“As early as 2001, the Hotone team was brainstorming on how to model those old classic pedal and amp tones,” says Garcia. “The brainstorming turned into a complex and drawn out research based technological pursuit. Even as other companies were developing tone modelling, Hotone was set on answering the question of how to get tones just like those original products. Later the project evolved even further; not only to achieve high quality models of the original classics, but also to develop new original sonic tools over that incredibly flexible platform.”
While they aren’t the first to release a pedal for modelling sounds, Hotone have taken the time to actually perfect it rather than just get close to the sound, as Garcia explains. “The majority of mainstream modelling methodology is based on certain circuit theory analysis modelling algorithms. These algorithms can successfully model a circuit’s characteristics in static state, creating tones close to the original sound. But the catch here is the ‘static state.’ The characteristics of static circuitry hardly ever reflect a circuit’s dynamic performance, and thus only ever come “close” to the modelled sound; they are never indistinguishable.”
That is where the XTOMP differs. “The XTOMP [is] the fruit of a decade of circuit modelling research and development, which employs our very own Comprehensive Dynamic Circuit Modelling (CDCM) system. CDCM has constructed an extremely complex dynamic variation matrix, able to realistically express every detailed change that occurs during the operational process of actual circuitry.”
Working to capture and reproduce the dynamic nature of pedals and amps means that there is some pretty impressive technology under the hood. “When XTOMP is operating, the models at work within it are constantly changing rather than remaining fixed,” explains Garcia. “This matrix will adjust its own modelling parameters and even framework based on the instrument input signal range, signal frequency, knob position, the instrument’s own impedance, and other variable parameters, all to achieve the closest possible characteristics of actual circuitry – so it has some kind of “life” of its own.”
With over 300 models already available, it’s unlikely that the user will get bored with the range of sounds on offer. However, if they do, it won’t be long before they have a whole new bunch of models to play through, with consistent new releases.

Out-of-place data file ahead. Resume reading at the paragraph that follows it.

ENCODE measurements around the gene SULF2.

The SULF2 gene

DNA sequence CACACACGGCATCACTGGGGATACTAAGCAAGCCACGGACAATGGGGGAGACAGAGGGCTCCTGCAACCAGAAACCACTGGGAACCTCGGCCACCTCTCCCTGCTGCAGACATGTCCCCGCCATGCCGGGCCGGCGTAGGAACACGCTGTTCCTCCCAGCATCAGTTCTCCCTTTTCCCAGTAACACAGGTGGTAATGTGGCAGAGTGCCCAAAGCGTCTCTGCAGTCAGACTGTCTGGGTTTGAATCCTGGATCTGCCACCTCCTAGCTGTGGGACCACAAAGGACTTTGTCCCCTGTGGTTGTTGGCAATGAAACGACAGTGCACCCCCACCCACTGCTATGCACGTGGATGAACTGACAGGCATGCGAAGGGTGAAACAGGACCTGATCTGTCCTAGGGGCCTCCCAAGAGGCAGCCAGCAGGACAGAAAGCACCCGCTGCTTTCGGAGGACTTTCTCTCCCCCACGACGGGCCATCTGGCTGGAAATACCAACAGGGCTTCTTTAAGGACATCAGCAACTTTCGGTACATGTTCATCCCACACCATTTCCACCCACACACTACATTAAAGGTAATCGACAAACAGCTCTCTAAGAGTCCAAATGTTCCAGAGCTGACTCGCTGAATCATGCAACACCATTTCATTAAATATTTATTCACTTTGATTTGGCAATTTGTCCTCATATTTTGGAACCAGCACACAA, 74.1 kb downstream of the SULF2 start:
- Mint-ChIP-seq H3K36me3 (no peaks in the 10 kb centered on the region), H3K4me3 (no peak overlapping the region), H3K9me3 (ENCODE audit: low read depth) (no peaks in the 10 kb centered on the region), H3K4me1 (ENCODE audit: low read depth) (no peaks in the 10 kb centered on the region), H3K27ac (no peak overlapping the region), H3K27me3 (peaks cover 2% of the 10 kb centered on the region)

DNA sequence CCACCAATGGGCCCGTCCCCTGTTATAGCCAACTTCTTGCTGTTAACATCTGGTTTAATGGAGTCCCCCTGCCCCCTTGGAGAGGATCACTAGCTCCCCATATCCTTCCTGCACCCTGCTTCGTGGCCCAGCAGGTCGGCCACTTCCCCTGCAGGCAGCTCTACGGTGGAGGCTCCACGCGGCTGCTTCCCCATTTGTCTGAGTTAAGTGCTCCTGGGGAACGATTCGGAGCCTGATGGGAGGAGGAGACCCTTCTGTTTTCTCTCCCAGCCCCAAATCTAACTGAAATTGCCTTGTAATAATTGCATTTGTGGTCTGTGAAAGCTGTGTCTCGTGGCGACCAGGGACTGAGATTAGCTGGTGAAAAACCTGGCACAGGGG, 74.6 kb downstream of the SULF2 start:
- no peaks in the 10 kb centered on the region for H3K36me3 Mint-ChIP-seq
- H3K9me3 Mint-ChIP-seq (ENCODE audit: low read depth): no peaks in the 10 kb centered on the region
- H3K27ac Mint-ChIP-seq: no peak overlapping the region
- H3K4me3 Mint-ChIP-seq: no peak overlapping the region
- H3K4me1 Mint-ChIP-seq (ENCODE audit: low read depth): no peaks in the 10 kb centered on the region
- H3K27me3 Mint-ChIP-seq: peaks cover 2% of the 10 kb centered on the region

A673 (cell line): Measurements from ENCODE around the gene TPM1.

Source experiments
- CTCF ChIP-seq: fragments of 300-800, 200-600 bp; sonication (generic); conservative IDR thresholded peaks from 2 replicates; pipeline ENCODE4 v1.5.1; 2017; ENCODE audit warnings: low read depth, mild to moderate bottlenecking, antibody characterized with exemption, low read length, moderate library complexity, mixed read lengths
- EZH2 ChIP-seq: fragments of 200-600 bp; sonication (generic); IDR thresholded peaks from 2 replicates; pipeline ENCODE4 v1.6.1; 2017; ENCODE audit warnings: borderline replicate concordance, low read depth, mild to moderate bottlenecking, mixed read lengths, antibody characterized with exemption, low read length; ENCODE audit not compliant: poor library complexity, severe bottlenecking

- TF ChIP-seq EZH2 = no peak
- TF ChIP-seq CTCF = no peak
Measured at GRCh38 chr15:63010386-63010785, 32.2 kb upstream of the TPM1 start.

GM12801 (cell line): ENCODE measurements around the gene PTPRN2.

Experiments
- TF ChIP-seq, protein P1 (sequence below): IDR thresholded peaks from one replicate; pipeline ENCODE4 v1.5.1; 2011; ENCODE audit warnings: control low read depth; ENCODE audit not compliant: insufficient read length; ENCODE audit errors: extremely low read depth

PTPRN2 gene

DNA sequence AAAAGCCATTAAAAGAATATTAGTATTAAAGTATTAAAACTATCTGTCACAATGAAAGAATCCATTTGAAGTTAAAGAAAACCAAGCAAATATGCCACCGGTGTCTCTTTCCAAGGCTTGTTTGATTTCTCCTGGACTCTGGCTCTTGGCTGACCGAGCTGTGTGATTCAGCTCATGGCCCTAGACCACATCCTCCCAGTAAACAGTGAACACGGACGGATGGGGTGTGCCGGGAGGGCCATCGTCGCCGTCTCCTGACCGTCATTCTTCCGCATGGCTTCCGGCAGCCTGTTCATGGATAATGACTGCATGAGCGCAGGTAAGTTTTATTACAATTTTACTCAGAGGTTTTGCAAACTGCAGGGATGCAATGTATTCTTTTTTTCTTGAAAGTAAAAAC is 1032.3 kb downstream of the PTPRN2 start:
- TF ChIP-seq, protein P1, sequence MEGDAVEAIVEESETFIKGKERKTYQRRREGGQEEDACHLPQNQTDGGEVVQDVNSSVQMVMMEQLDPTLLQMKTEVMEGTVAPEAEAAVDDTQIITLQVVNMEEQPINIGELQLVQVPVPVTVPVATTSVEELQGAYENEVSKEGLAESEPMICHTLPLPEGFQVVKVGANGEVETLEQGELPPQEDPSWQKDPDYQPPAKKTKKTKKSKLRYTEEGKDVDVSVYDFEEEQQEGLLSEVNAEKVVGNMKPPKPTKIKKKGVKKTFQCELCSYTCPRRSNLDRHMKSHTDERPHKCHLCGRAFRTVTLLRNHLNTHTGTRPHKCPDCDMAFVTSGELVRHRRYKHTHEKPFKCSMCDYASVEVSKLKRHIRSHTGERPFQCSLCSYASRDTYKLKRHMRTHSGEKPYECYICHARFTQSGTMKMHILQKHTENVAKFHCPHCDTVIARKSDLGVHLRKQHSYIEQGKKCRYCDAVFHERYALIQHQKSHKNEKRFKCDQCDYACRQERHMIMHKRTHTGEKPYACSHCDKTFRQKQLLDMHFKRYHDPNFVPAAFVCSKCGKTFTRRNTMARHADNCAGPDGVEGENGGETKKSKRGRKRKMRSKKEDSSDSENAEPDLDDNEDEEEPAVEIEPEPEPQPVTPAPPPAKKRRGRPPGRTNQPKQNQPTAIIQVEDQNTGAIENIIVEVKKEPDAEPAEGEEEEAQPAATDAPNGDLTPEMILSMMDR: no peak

“We have a tight schedule of updates called ‘XTOMP Friday’. [On] the last Friday of the month all users will get a free update with new models to add to XTOMP’s wonderful library. We will keep releasing and developing new functions for XTOMP. The platform is amazing, and this is just starting. This is not about the pedal – it’s about the software that drives it.”
The XTOMP looks and works like any other guitar pedal, but limiting it to a simple stompbox would be tragically underrating all that it is capable of. “XTOMP was meant to be used mainly in these three scenarios; as a regular stompbox pedal in front of your amp; through your FX loop, [when] you may want to use the dirty channel on your amp, but some mod from XTOMP; [and] as a CAB/ AMP Sim straight into your mixer or DAW,” Garcia says. “Having said that, the sky is the limit. I just finished a chat with a guy from Mexico that is using it with a violin so get ready to see some weird things around XTOMP.
“For some people it’s still hard to think out of the box, and we’re fighting to change that,” he continues. “As I said earlier, this is not about the pedal. The pedal itself is 400 grams of useless – yet beautifully designed – metal. The future is in CDCM tech. Like Skynet in Terminator, we’ll keep evolving, no matter the platform, to get always great tones with flexible options. XTOMP is Hotone, and Hotone will be always about tone, portability, ingenuity, design and music. XTOMP is just the first step, [albeit] a big one, in a long journey to sound perfection.”